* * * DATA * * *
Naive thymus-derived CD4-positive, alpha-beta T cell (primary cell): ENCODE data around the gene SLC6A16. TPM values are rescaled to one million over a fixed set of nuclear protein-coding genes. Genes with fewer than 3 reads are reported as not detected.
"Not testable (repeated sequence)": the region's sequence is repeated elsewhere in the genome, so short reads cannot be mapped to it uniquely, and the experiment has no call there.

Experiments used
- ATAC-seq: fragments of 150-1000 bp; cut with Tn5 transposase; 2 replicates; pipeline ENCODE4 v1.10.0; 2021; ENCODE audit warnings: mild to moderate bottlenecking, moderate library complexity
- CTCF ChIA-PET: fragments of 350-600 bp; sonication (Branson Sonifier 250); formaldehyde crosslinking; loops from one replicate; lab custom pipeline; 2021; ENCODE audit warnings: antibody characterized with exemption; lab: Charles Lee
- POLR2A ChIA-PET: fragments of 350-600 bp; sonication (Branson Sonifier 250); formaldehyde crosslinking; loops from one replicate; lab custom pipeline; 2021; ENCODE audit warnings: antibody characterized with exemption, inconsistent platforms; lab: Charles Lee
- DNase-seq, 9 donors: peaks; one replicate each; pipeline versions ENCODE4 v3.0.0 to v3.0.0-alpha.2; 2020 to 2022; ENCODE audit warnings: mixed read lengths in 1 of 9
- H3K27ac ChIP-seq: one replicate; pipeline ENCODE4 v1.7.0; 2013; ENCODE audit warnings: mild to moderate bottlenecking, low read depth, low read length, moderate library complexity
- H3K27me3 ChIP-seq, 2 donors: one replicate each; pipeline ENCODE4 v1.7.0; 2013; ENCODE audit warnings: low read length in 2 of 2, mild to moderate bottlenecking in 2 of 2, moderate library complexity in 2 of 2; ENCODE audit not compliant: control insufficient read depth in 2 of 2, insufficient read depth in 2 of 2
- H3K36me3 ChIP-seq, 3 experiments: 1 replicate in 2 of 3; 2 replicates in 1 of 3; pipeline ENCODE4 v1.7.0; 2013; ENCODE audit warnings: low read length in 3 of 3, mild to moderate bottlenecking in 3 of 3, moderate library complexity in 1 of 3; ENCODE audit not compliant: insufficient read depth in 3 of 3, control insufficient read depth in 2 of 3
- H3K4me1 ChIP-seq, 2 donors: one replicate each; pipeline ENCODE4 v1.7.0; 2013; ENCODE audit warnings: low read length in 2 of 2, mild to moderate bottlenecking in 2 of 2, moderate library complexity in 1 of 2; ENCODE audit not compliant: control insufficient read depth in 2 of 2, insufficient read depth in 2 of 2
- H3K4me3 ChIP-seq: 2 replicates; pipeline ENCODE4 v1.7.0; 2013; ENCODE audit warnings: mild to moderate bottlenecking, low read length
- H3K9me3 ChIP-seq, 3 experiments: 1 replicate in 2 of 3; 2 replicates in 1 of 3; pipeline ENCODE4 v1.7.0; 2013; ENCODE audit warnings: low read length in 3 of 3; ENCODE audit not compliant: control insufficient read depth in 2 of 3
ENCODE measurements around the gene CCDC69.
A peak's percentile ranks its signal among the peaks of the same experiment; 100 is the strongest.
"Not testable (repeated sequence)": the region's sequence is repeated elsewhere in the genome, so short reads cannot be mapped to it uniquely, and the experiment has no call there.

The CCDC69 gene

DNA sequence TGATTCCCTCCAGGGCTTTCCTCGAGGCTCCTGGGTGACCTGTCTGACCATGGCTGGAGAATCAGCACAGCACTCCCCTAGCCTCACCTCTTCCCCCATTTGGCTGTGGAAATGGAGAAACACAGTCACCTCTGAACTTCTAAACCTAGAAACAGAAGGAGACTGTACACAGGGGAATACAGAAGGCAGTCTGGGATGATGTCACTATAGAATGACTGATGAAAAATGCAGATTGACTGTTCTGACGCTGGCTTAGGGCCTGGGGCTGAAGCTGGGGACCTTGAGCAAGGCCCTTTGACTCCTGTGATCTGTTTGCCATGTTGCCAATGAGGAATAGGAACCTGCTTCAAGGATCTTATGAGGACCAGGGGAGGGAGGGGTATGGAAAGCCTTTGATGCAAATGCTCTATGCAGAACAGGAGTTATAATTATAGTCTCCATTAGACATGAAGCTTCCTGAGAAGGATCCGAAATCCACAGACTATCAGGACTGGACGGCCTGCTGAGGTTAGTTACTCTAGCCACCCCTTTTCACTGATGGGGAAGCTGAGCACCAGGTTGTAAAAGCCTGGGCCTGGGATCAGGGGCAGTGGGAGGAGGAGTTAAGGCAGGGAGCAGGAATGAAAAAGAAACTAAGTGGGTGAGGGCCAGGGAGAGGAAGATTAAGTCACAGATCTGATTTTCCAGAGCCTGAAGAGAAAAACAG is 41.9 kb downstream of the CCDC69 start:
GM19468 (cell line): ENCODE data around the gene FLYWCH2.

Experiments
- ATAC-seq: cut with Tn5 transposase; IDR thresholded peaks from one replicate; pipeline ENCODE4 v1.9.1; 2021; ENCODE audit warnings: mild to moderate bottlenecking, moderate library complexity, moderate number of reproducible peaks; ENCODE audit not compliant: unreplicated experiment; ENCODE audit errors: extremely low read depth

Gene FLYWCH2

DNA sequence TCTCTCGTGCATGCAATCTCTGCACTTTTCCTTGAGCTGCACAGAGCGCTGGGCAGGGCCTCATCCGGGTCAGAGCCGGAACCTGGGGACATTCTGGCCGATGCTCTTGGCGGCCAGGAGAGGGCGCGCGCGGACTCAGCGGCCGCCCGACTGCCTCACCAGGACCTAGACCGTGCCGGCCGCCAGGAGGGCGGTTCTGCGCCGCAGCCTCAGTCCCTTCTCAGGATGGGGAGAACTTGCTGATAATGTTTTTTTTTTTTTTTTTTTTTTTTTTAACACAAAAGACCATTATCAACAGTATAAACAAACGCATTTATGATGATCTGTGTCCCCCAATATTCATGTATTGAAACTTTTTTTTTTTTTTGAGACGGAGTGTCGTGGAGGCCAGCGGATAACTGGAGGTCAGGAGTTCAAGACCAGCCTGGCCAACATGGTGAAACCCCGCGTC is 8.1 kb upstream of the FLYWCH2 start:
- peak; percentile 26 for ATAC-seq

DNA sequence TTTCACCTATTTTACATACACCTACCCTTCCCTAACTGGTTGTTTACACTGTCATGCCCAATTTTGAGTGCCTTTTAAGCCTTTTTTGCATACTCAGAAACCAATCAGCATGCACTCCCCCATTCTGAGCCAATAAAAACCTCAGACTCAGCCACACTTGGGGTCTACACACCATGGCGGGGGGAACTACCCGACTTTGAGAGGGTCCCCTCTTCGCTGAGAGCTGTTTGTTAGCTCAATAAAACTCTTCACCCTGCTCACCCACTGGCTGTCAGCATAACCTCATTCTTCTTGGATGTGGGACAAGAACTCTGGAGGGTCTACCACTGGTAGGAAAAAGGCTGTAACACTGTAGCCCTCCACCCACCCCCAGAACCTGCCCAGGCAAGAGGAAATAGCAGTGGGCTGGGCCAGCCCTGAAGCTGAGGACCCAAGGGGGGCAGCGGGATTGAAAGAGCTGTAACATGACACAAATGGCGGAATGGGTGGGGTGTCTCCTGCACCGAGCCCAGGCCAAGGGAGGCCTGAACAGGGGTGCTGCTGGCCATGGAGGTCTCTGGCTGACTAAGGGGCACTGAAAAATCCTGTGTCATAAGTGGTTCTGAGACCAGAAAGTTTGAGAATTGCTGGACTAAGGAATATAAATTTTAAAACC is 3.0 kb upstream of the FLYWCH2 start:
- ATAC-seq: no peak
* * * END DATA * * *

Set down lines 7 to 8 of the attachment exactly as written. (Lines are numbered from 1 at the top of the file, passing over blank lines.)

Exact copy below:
- DNase-seq, 9 donors: peaks; one replicate each; pipeline versions ENCODE4 v3.0.0 to v3.0.0-alpha.2; 2020 to 2022; ENCODE audit warnings: mixed read lengths in 1 of 9
- H3K27ac ChIP-seq: one replicate; pipeline ENCODE4 v1.7.0; 2013; ENCODE audit warnings: mild to moderate bottlenecking, low read depth, low read length, moderate library complexity